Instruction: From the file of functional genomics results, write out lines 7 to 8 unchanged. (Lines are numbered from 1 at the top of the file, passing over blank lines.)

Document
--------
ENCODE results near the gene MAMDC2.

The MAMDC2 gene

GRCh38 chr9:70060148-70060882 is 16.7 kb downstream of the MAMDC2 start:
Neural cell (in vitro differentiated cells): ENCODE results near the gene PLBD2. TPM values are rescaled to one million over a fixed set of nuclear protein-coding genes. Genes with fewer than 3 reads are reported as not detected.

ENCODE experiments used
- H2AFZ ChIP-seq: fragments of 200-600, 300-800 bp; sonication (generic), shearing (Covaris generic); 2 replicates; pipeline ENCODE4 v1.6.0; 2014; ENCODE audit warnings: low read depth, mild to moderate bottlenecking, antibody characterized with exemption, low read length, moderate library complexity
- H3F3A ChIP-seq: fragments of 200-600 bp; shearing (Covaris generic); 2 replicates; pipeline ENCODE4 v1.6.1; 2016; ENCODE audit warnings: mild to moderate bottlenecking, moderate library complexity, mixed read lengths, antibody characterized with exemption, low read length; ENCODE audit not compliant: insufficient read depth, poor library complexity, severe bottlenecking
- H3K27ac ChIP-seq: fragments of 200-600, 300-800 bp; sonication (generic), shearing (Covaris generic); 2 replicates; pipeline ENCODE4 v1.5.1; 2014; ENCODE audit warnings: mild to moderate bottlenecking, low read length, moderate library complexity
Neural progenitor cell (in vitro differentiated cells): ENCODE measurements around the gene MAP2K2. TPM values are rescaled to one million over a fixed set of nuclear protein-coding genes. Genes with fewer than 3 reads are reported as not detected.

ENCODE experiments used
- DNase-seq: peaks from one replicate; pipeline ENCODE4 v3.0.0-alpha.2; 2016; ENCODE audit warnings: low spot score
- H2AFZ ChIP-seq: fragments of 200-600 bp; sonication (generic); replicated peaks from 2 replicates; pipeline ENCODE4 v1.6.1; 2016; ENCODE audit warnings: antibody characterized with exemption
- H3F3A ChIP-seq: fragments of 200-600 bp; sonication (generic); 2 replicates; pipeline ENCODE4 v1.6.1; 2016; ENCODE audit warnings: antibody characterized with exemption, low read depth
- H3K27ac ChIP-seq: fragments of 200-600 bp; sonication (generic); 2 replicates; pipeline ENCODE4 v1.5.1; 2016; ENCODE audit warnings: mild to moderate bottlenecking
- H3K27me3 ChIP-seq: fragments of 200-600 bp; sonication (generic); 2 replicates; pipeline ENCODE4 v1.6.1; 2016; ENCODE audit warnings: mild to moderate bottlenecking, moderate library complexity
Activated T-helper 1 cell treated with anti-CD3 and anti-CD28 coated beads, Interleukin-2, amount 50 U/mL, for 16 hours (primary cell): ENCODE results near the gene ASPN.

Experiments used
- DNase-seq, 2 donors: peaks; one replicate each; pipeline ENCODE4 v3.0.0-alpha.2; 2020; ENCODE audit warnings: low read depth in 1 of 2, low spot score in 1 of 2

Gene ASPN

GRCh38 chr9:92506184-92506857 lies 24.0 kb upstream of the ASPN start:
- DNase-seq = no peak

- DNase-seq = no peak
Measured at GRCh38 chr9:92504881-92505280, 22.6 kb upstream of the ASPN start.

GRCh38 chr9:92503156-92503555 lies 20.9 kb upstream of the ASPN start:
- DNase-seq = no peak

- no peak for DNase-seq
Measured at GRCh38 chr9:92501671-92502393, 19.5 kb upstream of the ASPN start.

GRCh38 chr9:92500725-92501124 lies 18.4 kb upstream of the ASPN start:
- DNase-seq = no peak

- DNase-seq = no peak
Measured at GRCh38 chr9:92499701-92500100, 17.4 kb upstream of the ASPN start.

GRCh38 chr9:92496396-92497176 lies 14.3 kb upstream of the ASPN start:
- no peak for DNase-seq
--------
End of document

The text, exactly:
- H3F3A ChIP-seq: fragments of 200-600 bp; shearing (Covaris generic); 2 replicates; pipeline ENCODE4 v1.6.1; 2016; ENCODE audit warnings: mild to moderate bottlenecking, moderate library complexity, mixed read lengths, antibody characterized with exemption, low read length; ENCODE audit not compliant: insufficient read depth, poor library complexity, severe bottlenecking
- H3K27ac ChIP-seq: fragments of 200-600, 300-800 bp; sonication (generic), shearing (Covaris generic); 2 replicates; pipeline ENCODE4 v1.5.1; 2014; ENCODE audit warnings: mild to moderate bottlenecking, low read length, moderate library complexity